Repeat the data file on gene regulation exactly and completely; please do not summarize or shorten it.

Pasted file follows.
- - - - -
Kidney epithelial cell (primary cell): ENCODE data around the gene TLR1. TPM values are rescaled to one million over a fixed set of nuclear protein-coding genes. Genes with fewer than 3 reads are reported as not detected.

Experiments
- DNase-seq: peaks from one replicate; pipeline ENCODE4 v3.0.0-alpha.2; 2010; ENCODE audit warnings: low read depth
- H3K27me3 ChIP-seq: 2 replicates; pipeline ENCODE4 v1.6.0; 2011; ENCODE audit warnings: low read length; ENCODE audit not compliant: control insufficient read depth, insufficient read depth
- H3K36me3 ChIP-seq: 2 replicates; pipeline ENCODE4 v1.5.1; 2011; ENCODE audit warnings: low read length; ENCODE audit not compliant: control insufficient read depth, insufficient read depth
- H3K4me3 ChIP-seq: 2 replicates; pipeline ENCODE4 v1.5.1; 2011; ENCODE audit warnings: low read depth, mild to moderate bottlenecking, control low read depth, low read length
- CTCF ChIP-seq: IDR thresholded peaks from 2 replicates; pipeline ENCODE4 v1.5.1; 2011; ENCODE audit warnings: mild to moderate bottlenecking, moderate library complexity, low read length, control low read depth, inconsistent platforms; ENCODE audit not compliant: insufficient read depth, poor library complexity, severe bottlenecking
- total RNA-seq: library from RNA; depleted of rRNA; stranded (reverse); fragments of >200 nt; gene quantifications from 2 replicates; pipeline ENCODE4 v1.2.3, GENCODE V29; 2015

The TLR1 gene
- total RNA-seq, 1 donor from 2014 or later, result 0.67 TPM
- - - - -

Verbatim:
Kidney epithelial cell (primary cell): ENCODE data around the gene TLR1. TPM values are rescaled to one million over a fixed set of nuclear protein-coding genes. Genes with fewer than 3 reads are reported as not detected.

Experiments
- DNase-seq: peaks from one replicate; pipeline ENCODE4 v3.0.0-alpha.2; 2010; ENCODE audit warnings: low read depth
- H3K27me3 ChIP-seq: 2 replicates; pipeline ENCODE4 v1.6.0; 2011; ENCODE audit warnings: low read length; ENCODE audit not compliant: control insufficient read depth, insufficient read depth
- H3K36me3 ChIP-seq: 2 replicates; pipeline ENCODE4 v1.5.1; 2011; ENCODE audit warnings: low read length; ENCODE audit not compliant: control insufficient read depth, insufficient read depth
- H3K4me3 ChIP-seq: 2 replicates; pipeline ENCODE4 v1.5.1; 2011; ENCODE audit warnings: low read depth, mild to moderate bottlenecking, control low read depth, low read length
- CTCF ChIP-seq: IDR thresholded peaks from 2 replicates; pipeline ENCODE4 v1.5.1; 2011; ENCODE audit warnings: mild to moderate bottlenecking, moderate library complexity, low read length, control low read depth, inconsistent platforms; ENCODE audit not compliant: insufficient read depth, poor library complexity, severe bottlenecking
- total RNA-seq: library from RNA; depleted of rRNA; stranded (reverse); fragments of >200 nt; gene quantifications from 2 replicates; pipeline ENCODE4 v1.2.3, GENCODE V29; 2015

The TLR1 gene
- total RNA-seq, 1 donor from 2014 or later, result 0.67 TPM